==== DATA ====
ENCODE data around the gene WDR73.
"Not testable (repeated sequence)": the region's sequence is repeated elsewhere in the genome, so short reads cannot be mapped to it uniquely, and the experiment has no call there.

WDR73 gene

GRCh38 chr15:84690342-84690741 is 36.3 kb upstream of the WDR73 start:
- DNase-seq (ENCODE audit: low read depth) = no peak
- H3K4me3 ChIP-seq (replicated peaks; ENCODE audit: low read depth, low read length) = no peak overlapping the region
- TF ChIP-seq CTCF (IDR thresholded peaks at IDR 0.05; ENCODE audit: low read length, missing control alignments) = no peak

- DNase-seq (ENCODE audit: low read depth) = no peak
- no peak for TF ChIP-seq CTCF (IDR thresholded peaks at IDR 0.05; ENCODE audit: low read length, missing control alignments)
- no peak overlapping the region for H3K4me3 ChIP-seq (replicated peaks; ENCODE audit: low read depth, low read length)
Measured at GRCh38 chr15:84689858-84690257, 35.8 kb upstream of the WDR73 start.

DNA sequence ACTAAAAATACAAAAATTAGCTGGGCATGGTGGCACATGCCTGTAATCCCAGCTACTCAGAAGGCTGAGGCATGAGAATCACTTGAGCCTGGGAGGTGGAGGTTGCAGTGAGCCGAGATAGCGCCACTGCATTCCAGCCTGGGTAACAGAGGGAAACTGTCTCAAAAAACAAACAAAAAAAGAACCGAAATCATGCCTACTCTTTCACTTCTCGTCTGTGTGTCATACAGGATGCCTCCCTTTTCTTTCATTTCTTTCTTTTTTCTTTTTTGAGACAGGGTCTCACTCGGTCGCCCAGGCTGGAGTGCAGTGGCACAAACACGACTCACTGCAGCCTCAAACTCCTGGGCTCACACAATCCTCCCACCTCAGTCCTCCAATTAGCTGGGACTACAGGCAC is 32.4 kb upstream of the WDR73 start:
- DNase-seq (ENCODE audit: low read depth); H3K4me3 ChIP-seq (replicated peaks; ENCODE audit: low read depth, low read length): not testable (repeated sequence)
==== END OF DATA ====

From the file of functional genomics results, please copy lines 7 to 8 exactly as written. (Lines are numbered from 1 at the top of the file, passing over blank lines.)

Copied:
- TF ChIP-seq CTCF (IDR thresholded peaks at IDR 0.05; ENCODE audit: low read length, missing control alignments) = no peak

- DNase-seq (ENCODE audit: low read depth) = no peak